One of the big arguments against libertarianism is the threat of monopolies. If there is no government, what will stop all markets from becoming noncompetitive? What stops a big company from using its resources to sell below cost for long enough to drive the competition out of business? The answer to these questions is hardcore. If one company gains a monopoly and doesn’t keep prices down, another company will see an opportunity and enter the market. This is a perfect libertarian answer because it is (1) perfect in theory and (2) hopeless in practice.
The way this situation would work in the real world is that most businesses would not enter the market because they would know that the current monopoly would simply force them out of the market by selling below cost. The only business that would enter the market would be another behemoth that was only entering the market to destroy the current monopoly and take over the place themselves. Doing anything else would have too high an opportunity cost.
One particularly interesting aspect of this situation is that it would cause prices to be highly variable. Today, the price of sugar might be 50 cents per pound but next week it might be $5.00 per pound. Libertarians are generally very concerned about price stability. As you can see here, government bonds are not the only thing that affects price stability. What’s more, libertarians are fond of pointing out that inflation is a kind of tax. And that’s true—a tax with many advantages. But monopolies are their own kind of a tax—but a tax that does no good.
I bring this up, because the Supreme Court just found in favor of free markets in FTC v. Actavis. In a 5-3 decision, the Court found that the FTC could sue drug companies for paying other companies to not produce generics. This brings up our entire broken patent system, but this particular case has to do with the time after the patent is over. Suppose Company A just lost its patent on a drug. Company B is going to start producing the drug at a much cheaper price. So Company A pays Company B to not produce it. According to libertarian thinking, there is nothing wrong with that. And three justices agreed: John Roberts, Clarence Thomas, and Antonin Scalia. Samuel Alito recused himself, but he certainly would have voted with them.
This is all funny when you look at it the right way. The libertarian argument here is that two companies ought to be able to enter into their own contracts and it has nothing to do with the rest of us. In fact, there are other companies that could start to make the drug, right? As I’ve indicated, this is nonsense. But what’s funny is that the very same libertarians who would argue that the government shouldn’t get involved in the market in this way think that the government should get into the market in a very big way by allowing patent monopolies.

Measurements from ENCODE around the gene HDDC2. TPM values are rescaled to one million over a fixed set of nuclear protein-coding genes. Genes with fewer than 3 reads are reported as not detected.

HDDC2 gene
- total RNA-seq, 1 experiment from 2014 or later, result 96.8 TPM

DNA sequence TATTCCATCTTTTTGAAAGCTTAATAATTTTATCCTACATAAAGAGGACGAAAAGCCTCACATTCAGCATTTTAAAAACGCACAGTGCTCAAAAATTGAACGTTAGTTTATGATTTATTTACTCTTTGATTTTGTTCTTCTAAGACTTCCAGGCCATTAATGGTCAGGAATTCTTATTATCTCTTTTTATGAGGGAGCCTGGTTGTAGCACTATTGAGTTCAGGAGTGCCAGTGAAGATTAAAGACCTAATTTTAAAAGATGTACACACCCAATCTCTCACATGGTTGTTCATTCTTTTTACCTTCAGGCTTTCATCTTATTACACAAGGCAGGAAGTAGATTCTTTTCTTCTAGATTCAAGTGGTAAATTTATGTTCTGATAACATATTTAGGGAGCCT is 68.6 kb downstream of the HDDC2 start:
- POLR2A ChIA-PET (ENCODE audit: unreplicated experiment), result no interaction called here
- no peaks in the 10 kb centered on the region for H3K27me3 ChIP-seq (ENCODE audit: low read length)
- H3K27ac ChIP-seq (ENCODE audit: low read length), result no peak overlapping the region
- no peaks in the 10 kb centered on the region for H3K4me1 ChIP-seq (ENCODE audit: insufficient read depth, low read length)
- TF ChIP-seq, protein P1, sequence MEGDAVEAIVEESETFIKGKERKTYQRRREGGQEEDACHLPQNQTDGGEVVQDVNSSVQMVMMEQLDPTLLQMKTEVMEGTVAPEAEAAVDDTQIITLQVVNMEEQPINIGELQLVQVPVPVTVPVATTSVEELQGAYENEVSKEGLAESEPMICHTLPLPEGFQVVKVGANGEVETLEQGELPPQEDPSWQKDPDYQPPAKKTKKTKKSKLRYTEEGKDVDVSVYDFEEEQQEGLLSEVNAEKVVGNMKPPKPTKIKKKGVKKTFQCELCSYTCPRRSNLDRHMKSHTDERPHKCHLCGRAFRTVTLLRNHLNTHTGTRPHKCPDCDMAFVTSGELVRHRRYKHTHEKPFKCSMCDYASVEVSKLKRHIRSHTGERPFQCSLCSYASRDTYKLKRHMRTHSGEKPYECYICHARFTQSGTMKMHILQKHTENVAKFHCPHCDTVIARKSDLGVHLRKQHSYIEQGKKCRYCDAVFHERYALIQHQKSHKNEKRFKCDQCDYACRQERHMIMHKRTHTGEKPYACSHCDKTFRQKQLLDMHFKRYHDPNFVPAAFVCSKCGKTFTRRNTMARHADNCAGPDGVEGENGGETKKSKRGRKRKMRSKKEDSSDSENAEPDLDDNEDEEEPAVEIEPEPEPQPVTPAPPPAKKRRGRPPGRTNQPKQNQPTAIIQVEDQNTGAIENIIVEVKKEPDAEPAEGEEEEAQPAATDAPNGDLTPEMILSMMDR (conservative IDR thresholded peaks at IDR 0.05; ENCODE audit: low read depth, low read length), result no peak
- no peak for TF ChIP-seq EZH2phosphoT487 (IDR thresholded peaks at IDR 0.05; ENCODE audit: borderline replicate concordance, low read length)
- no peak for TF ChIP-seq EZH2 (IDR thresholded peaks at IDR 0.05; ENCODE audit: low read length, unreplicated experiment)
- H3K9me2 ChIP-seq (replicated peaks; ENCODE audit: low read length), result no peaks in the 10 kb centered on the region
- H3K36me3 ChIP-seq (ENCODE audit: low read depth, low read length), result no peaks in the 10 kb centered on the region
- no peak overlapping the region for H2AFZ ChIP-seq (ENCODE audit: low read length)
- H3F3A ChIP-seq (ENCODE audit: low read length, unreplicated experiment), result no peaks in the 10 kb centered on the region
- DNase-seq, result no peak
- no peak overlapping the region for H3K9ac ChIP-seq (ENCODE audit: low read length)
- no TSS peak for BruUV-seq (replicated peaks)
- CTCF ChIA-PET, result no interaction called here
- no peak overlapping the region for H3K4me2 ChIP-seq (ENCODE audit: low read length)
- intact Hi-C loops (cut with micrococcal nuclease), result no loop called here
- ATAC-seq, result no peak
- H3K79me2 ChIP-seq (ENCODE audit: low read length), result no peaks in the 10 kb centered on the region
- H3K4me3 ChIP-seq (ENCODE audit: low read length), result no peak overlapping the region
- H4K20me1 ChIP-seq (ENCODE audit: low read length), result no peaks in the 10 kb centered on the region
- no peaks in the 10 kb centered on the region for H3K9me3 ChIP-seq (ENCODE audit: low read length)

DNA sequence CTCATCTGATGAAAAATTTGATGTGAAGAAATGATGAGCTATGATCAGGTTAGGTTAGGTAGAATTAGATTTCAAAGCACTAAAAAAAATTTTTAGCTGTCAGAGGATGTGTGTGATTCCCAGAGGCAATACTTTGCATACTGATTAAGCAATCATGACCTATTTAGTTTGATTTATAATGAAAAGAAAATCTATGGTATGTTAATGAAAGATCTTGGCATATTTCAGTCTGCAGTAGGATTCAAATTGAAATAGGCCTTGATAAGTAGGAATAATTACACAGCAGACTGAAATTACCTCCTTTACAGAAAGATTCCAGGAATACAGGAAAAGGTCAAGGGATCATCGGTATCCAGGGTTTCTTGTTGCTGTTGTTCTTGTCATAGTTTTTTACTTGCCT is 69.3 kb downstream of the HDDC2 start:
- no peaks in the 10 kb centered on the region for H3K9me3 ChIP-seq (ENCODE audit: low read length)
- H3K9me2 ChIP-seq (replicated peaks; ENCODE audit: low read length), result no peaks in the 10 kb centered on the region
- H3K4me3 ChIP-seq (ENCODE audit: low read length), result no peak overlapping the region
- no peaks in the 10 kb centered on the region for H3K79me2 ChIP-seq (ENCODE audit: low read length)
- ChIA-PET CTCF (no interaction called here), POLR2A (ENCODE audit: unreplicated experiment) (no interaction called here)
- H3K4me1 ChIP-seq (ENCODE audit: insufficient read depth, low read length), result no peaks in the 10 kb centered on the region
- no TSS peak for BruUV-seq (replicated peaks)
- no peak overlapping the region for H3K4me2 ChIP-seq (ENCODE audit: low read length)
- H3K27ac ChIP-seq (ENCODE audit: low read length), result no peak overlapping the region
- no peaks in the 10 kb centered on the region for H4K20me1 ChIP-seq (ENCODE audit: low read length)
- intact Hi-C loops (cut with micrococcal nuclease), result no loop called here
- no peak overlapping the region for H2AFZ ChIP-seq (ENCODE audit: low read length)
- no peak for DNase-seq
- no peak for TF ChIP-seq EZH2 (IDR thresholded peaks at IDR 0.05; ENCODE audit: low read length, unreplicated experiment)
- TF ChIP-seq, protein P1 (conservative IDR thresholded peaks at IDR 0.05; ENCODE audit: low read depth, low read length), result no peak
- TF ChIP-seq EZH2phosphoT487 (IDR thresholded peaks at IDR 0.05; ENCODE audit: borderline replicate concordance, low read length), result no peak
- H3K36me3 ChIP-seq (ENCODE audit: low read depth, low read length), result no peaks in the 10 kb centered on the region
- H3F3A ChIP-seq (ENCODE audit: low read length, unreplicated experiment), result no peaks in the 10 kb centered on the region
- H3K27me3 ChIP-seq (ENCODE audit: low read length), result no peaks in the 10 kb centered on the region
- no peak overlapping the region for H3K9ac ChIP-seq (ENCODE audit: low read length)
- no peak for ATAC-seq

The idea for allowing patent monopolies was always to encourage innovation. But at least when it comes to new drugs, the government spends as much as the drug companies do on research. What the drug companies spend a lot of money on is advertising. They spend almost 20 times as much on marketing as they do on research. Clearly, we would be doing better if we got rid of patent protection and provided more public funding of research. It would also have the advantage of providing better drugs and not just the newest boner pill that’s only advantage is that it is still covered by a patent.
The problem with libertarians or communists or anyone who is dedicated to an ideology is that they limit their options in solving real world problems. To libertarians, patents aren’t about creating a dynamic marketplace; they are about some theoretical notion of freedom. But the truth is that freedom is not an absolute concept. There is the freedom of companies to subvert market forces so they can keep drug price margins high; and there is the freedom of individuals to buy drugs at a free market price. The fact that we have patents at all indicates that we understand this freedom trade off. But libertarians and like minded conservatives seem to think that the only freedom that is in need of expansion is the freedom for businesses to increase their profits. Thankfully, in this case, five members of the Court came down on the side of individual freedom—the kind that is increasingly fragile in this country.
 There are some libertarians who don’t believe in patents. They are rare, however.